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Date: Tue, 5 Oct 1993 07:36:55 -0600 (MDT)
From: (Brian Wendt)
Subject: Re: Mead Lover's Digest #219 (October 05, 1993)


Date: Tue, 5 Oct 93 8:52:44 EDT
Subject: Re: Mead Lover's Digest #219 (October 05, 1993)

> This assumes you know the starting SG and have not added any sugar/fruit
> juice in between.

You should still be able to figure out the "virtual starting gravity" for
want of a better term. In the Homebrewer’s Digest a while ago was a
discussion of "total gravity", which is gravity x volume. For instance, 5
galons of must with a gravity of 1.090 would have a total gravity of:

vol x 1000 x (S.G. – 1) = T.G.

5 x 1000 x (1.090 1)

5 x 90 = 450

The factor of 1000 is just to make the numbers come out nicer. Anyway, as
you add substances, you just add the total gravities together. To convert
back to specific gravity, reverse the procedure:

T.G. / (vol x 1000) + 1 = S.G.

450 / (5 x 1000) + 1 = 1.090

Just make sure you use the same units (gallons or liters or whatever) for
all your calculations. So, if I start with 5 gallons of must of O.G. 1.110,
and twice during the fermentation I add a 1/2 gallon of honey (O.G. 1.440),
I have:

5 x 1000 x (1.110 1) = 550
1/2 x 1000 x (1.440 1) = 220

1/2 x 1000 x (1.440 – 1) = 220

for a total T.G. of 550 + 220 + 220 990. Had I been able to add this all at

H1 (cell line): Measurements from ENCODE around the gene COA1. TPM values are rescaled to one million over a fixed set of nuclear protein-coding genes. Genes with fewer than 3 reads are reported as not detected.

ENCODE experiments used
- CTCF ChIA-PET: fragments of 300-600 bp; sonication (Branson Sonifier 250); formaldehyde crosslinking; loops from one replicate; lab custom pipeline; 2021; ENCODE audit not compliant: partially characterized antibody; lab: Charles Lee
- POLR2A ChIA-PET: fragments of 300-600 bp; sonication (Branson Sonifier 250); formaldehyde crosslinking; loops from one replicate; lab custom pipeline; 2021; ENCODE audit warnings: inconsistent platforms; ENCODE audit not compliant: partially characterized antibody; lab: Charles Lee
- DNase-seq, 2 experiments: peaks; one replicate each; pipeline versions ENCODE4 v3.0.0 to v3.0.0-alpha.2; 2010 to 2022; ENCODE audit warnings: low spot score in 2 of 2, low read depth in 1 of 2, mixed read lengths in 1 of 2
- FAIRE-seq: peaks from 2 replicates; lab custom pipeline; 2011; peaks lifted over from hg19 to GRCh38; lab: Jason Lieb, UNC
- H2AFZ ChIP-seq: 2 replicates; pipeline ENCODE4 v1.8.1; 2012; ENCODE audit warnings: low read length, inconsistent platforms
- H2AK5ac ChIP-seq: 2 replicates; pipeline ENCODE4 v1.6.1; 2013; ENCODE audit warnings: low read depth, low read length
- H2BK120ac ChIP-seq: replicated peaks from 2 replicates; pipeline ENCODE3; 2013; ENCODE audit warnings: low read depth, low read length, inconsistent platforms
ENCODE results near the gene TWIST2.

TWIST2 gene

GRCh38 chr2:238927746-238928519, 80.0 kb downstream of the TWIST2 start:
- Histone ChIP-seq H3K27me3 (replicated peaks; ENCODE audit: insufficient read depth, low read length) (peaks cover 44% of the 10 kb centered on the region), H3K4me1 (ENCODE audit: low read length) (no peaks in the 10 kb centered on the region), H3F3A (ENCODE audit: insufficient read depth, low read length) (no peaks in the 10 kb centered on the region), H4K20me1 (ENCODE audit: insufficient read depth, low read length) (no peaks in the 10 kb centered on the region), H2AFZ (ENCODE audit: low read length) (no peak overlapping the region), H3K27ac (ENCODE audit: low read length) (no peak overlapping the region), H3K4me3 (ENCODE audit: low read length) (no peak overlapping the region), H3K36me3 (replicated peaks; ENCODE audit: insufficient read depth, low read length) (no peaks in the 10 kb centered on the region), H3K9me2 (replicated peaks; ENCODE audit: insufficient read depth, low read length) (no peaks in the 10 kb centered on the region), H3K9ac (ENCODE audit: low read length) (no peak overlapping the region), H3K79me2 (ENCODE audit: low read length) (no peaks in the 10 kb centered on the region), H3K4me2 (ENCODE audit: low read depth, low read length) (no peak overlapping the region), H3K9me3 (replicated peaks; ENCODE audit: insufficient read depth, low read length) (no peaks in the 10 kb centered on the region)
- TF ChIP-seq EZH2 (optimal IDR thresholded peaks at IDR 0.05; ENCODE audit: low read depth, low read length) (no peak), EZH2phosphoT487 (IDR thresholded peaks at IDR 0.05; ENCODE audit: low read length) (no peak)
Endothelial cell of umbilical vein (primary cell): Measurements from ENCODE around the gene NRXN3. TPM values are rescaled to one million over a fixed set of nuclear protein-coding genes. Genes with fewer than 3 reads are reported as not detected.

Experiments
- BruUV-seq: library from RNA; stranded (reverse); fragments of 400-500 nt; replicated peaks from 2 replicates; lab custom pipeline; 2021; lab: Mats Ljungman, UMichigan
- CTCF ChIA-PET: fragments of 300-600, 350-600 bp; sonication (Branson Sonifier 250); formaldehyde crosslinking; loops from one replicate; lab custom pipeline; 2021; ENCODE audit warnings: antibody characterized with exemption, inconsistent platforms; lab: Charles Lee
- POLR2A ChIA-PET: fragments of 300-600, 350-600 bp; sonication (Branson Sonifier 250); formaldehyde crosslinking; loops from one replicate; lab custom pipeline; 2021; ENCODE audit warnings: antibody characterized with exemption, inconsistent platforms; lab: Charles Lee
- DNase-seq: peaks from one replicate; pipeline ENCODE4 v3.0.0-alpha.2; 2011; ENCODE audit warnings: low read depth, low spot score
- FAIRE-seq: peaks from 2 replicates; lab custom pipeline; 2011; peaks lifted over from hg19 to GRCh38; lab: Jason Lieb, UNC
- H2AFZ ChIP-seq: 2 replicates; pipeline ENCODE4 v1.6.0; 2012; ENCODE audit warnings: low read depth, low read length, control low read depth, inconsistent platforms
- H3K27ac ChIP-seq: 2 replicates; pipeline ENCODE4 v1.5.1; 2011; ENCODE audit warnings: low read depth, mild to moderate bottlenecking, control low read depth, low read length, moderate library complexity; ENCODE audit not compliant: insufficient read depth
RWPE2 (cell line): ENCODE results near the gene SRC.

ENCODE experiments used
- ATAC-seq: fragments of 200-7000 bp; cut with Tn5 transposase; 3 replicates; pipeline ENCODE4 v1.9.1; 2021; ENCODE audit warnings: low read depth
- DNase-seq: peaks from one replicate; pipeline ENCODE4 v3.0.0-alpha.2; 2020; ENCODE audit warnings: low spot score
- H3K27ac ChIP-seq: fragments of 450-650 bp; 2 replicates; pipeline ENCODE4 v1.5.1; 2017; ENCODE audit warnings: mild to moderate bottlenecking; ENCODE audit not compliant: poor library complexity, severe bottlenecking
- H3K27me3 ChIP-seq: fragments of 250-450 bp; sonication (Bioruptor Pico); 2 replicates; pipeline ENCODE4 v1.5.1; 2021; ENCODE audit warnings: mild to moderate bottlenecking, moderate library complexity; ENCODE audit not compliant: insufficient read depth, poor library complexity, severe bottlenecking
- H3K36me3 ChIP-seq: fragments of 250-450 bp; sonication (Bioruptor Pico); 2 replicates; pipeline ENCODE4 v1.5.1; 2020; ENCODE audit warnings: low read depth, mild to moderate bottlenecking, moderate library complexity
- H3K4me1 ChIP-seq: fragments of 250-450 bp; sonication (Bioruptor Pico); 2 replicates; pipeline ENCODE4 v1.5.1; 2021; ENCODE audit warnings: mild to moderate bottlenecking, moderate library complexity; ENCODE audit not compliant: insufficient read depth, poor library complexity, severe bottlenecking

once, the O.G. would have been:

990 / (5 x 1000) + 1 = 1.198

Of course, this method is approximate, because adding 1/2 gallon of
honey will increase the volume of the must somewhat (I’m not sure how to
calculate this – but if you have accurate markings on your carboy you can
measure the difference and plug the new volume into the last equation in
place of the 5 gallons).

Mike Lindner

Date:     5 Oct 93 12:25:18
From: "Rafael Busto" <>
Subject: Questions from a begginer

Hello there, I am about to bottle my first batch and I have some

  • Should I be afraid of bacterial infections as it happens with


  • My recipe says to bottle now but my fermenter air lock still

bubbles. The conclussion I got is that fermentation is not over.
Is this normal? Can I bottle mead that still is not fermented?
What would happen if I wait a little longer to bottle?

Thanks in advance for your time and help.

Date: 5 Oct 1993 13:24:03 -0500
From: "Daniel F McConnell" <>
Subject: more on snowberry

Subject:  more on snowberry 

Last week there was some discussion about snowberry honey and
it’s strange flavors. To which I asked what is snowberry….an
Well I found my own answer! From Webster (I
wonder if Noah made mead?).

Snowberryany of several white-berried shrubs (esp genus
Symphoriacarpos of the honesuckle family) . A low growing No.
American shrub (S. albus) with pink flowers in small auxillary

Still doesn’t help much, but even I know that honeysuckle is not an


Date: Tue, 5 Oct 1993 16:47:43 -0500 (CDT)
From: (Robert Crawford)
Subject: Re: Mead Lover's Digest #212 (September 22, 1993)

> From: (Joyce Miller)
> Several times now, I’ve found that a mead tastes great when it’s not quite
> done yet, and then gets a bit harsh when it
is done. Unfortunately, I
> really don’t know how to "hold" it at that stage. It makes me wonder if,
> in the Middle Ages, some meads were meant to be drunk "young".

From what I’ve been able to gather, yes. References to

"foaming meadhorns" seem much more likely to refer to still-fermenting
mead than to sparkling mead, especially since the references are older
than good bottle-making techniques.

End of Mead Lover’s Digest